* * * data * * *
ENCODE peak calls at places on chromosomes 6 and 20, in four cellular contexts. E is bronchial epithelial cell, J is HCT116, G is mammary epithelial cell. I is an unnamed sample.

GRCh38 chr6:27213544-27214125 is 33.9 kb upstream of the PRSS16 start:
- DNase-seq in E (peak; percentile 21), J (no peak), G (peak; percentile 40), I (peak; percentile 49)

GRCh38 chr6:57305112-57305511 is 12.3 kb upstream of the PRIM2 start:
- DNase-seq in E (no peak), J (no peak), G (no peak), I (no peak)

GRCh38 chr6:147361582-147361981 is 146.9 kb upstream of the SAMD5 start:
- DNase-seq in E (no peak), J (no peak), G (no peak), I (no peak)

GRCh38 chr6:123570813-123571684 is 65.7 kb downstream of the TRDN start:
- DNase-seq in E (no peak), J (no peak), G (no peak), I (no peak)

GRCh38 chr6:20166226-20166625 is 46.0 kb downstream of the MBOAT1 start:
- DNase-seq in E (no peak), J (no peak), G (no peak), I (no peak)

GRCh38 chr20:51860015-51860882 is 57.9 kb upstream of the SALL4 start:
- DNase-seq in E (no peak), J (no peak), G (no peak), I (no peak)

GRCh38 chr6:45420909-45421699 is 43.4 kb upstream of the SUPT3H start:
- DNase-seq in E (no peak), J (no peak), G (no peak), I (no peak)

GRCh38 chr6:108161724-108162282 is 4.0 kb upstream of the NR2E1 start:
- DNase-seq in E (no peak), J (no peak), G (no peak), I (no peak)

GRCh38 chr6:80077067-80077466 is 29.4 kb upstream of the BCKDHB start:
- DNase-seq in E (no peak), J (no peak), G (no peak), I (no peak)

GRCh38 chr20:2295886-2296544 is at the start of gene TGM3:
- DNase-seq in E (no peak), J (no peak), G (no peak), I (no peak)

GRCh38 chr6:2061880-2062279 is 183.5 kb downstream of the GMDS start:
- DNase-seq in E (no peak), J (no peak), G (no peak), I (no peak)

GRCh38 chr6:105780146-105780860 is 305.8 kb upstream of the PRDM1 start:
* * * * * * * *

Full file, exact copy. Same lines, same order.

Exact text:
ENCODE peak calls at places on chromosomes 6 and 20, in four cellular contexts. E is bronchial epithelial cell, J is HCT116, G is mammary epithelial cell. I is an unnamed sample.

GRCh38 chr6:27213544-27214125 is 33.9 kb upstream of the PRSS16 start:
- DNase-seq in E (peak; percentile 21), J (no peak), G (peak; percentile 40), I (peak; percentile 49)

GRCh38 chr6:57305112-57305511 is 12.3 kb upstream of the PRIM2 start:
- DNase-seq in E (no peak), J (no peak), G (no peak), I (no peak)

GRCh38 chr6:147361582-147361981 is 146.9 kb upstream of the SAMD5 start:
- DNase-seq in E (no peak), J (no peak), G (no peak), I (no peak)

GRCh38 chr6:123570813-123571684 is 65.7 kb downstream of the TRDN start:
- DNase-seq in E (no peak), J (no peak), G (no peak), I (no peak)

GRCh38 chr6:20166226-20166625 is 46.0 kb downstream of the MBOAT1 start:
- DNase-seq in E (no peak), J (no peak), G (no peak), I (no peak)

GRCh38 chr20:51860015-51860882 is 57.9 kb upstream of the SALL4 start:
- DNase-seq in E (no peak), J (no peak), G (no peak), I (no peak)

GRCh38 chr6:45420909-45421699 is 43.4 kb upstream of the SUPT3H start:
- DNase-seq in E (no peak), J (no peak), G (no peak), I (no peak)

GRCh38 chr6:108161724-108162282 is 4.0 kb upstream of the NR2E1 start:
- DNase-seq in E (no peak), J (no peak), G (no peak), I (no peak)

GRCh38 chr6:80077067-80077466 is 29.4 kb upstream of the BCKDHB start:
- DNase-seq in E (no peak), J (no peak), G (no peak), I (no peak)

GRCh38 chr20:2295886-2296544 is at the start of gene TGM3:
- DNase-seq in E (no peak), J (no peak), G (no peak), I (no peak)

GRCh38 chr6:2061880-2062279 is 183.5 kb downstream of the GMDS start:
- DNase-seq in E (no peak), J (no peak), G (no peak), I (no peak)

GRCh38 chr6:105780146-105780860 is 305.8 kb upstream of the PRDM1 start: